EQUUS - - Eq Casereport -

Pleu­rop­neu­mo­nia can re­quire in­ten­sive and ex­pen­sive treat­ment. Once it de­vel­ops–and the horse is ac­cu­mu­lat­ing flu­ids be­tween his lungs and his chest wall–the flu­ids will need to be drained via tubes in­serted through the rib cage. This pro­ce­dure is likely to be re­peated mul­ti­ple times over the course of the ill­ness.

And it may dif­fi­cult to drain the fluid. “The in­flamed pleu­ral mem­brane forms fib­rin, a type of stringy tis­sue that can trap bac­te­ria and also make it hard to re­move the fluid in the chest,” says Vir­ginia Buech­ner-Maxwell, DVM, DACVIM, of the Vir­ginia– Mary­land Re­gional Col­lege of Vet­eri­nary Medicine in Blacksburg, Vir­ginia. “It be­comes a cob­web of fi­brous ma­te­rial be­tween the lung and chest wall, like a hon­ey­comb of tis­sue. This is a very se­ri­ous con­di­tion.”

In these cases, the vet­eri­nar­ian may sug­gest a tho­ra­coscopy: “We put a scope into the pleu­ral cav­ity the same way that a la­paroscopy is done into the ab­domen. The scope goes into the chest cav­ity, in be­tween the ribs,” says Amy John­son, DVM, DACVIM, of the Univer­sity of Penn­syl­va­nia. “With the scope we can pos­si­bly see what we are do­ing as we try to drain the pleu­ral cav­ity.”

The tho­ra­coscopy may also be used to drain fluid from an­other po­ten­tial com­pli­ca­tion: ab­scesses. “As time goes on the horse may de­velop necro­tiz­ing pneu­mo­nia, in which parts of the lung tis­sue die, or he may de­velop ab­scesses within the pleu­ral cav­ity or within the lung,” John­son says. “Since those ab­scesses be­come walled off very quickly, they can be re­ally hard to treat. Once the in­fec­tion is walled off, it’s harder for an­tibi­otics to pen­e­trate into the in­fected area.”

In this sit­u­a­tion, the horse may need to con­tinue with an­tibi­otic treat­ment for many months, or if the area is sur­gi­cally ac­ces­si­ble the vet­eri­nar­ian may do sur­gi­cal pro­ce­dures to ei­ther drain the ab­scess or re­duce its size. Some ab­scesses that are mainly fluid can also be drained without surgery. “We can put a tube into the ab­scess and drain most of the pus out of the mid­dle of it,” John­son says.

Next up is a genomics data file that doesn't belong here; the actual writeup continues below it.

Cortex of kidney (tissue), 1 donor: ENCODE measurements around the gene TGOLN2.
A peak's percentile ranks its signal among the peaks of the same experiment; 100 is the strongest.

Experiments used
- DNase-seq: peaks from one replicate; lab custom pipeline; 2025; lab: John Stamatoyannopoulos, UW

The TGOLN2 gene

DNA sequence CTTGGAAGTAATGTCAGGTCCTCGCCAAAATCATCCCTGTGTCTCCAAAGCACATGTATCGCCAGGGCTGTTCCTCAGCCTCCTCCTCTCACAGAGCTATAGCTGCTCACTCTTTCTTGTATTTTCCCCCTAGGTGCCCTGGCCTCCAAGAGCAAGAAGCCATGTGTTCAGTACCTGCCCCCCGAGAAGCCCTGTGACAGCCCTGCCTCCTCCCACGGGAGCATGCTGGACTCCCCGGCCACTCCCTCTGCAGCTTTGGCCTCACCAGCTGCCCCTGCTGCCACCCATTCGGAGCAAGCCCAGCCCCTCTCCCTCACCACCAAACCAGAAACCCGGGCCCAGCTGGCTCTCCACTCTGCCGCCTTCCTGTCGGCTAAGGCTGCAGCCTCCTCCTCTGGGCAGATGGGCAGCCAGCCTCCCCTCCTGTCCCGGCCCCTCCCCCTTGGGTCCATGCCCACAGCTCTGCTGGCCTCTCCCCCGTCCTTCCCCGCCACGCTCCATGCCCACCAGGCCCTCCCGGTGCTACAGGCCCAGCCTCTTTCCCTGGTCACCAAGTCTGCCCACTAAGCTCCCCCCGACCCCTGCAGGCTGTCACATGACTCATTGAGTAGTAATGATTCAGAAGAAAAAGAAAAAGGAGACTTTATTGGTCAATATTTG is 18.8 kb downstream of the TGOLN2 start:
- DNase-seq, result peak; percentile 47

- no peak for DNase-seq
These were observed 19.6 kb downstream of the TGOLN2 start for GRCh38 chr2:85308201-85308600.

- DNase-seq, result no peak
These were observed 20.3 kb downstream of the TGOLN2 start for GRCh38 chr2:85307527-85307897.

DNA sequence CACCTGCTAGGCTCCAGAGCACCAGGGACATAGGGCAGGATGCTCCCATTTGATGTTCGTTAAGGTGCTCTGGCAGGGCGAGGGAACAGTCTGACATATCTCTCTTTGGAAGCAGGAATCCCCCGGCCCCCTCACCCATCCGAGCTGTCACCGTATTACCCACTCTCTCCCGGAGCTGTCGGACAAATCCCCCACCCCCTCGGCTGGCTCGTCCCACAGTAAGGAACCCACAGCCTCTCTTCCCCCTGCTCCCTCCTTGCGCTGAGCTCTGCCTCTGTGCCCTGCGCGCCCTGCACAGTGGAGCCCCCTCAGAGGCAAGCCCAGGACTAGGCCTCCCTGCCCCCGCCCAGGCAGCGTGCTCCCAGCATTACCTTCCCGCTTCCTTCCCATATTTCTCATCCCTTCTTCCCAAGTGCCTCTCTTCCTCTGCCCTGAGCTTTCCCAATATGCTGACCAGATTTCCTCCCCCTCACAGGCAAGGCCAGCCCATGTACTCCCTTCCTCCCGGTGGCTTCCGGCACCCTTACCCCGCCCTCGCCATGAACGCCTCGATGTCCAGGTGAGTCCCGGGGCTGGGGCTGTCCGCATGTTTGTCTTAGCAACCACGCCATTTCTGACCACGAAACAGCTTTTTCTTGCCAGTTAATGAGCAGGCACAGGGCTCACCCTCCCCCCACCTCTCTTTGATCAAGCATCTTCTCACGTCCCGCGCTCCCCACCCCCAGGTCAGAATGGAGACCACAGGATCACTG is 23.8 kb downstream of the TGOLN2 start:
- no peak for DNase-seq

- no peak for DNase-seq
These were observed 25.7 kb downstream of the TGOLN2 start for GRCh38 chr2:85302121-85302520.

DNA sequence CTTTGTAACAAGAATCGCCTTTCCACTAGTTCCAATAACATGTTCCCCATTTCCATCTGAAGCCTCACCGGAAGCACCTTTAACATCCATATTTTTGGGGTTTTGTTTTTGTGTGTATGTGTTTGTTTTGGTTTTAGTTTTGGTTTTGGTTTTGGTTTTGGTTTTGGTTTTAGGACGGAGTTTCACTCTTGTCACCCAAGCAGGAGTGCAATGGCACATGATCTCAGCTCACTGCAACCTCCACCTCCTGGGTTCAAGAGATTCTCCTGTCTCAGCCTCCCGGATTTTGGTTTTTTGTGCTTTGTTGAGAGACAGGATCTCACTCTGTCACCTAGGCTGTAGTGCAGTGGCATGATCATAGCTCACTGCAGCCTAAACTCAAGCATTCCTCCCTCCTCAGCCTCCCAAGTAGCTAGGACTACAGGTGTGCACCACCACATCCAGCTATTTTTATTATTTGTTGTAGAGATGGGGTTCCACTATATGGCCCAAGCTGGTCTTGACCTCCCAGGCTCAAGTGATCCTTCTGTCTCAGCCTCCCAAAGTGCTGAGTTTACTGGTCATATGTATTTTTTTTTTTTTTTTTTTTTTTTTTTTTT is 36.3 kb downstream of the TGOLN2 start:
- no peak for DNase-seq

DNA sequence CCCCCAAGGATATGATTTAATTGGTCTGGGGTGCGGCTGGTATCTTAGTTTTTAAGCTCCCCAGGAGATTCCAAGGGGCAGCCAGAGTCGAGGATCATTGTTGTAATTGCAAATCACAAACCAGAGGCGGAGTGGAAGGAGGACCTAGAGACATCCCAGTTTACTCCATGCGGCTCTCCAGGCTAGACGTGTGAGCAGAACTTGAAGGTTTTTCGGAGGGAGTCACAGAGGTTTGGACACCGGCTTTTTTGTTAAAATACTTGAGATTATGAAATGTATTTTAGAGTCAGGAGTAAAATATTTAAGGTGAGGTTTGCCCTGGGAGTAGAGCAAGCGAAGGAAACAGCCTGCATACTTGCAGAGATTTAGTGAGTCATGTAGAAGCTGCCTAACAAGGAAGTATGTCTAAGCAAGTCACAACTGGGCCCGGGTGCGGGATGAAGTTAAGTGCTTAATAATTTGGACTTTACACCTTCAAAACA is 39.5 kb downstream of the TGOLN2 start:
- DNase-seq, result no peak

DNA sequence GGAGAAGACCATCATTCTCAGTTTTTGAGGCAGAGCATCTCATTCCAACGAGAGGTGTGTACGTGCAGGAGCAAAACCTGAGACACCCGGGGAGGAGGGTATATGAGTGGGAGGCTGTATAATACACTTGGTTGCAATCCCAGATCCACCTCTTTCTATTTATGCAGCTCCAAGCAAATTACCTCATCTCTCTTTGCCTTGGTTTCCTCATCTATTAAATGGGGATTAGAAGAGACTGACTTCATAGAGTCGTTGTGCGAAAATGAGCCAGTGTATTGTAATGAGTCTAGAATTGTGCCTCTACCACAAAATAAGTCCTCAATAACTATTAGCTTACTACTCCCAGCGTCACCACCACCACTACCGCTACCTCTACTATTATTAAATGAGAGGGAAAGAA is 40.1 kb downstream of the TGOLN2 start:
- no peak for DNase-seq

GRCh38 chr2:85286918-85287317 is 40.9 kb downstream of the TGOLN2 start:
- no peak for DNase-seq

The most se­vere cases might re­quire a tho­ra­co­tomy, a sur­gi­cal in­ci­sion through the chest wall. “Some­times the sur­geon will reach a hand in through the ribs to try to scoop out as much of the pu­ru­lent de­bris as pos­si­ble,” John­son says. “In some cases, in or­der to ac­cess the in­fected area, the sur­geon has to do a rib re­sec­tion, which in­volves re­mov­ing part of a rib. This al­lows the sur­geon to get to the site and drain an ab­scess or an in­fected area within the chest cav­ity.”

Even with treat­ment this ex­ten­sive, the prog­no­sis can be good. “We are able to save a lot of these horses, even if they do need rib re­sec­tions or sur­gi­cal pro­ce­dures to drain ab­scesses. We aren’t able to save all of them, but the horse has a fair chance of sur­vival,” says John­son. “The cost, how­ever, can be high—tens of thou­sands—

MAN­AGE­MENT: When a horse de­vel­ops pleu­rop­neu­mo­nia, the flu­ids that ac­cu­mu­late be­tween his lungs and the chest wall must be drained.

by the time you pay for the months of an­tibi­otics re­quired, the re­peated chest tubes and drainage, and the sur­gi­cal pro­ce­dure. Most own­ers don’t have the abil­ity to pur­sue this ex­ten­sive treat­ment.”

But, John­son adds, “Most cases, if de­tected rel­a­tively early, can be man­aged just with an­tibi­otics, plus or minus chest tubes, without do­ing the more in­va­sive tho­ra­coscopy or a tho­ra­co­tomy and rib re­sec­tion.”

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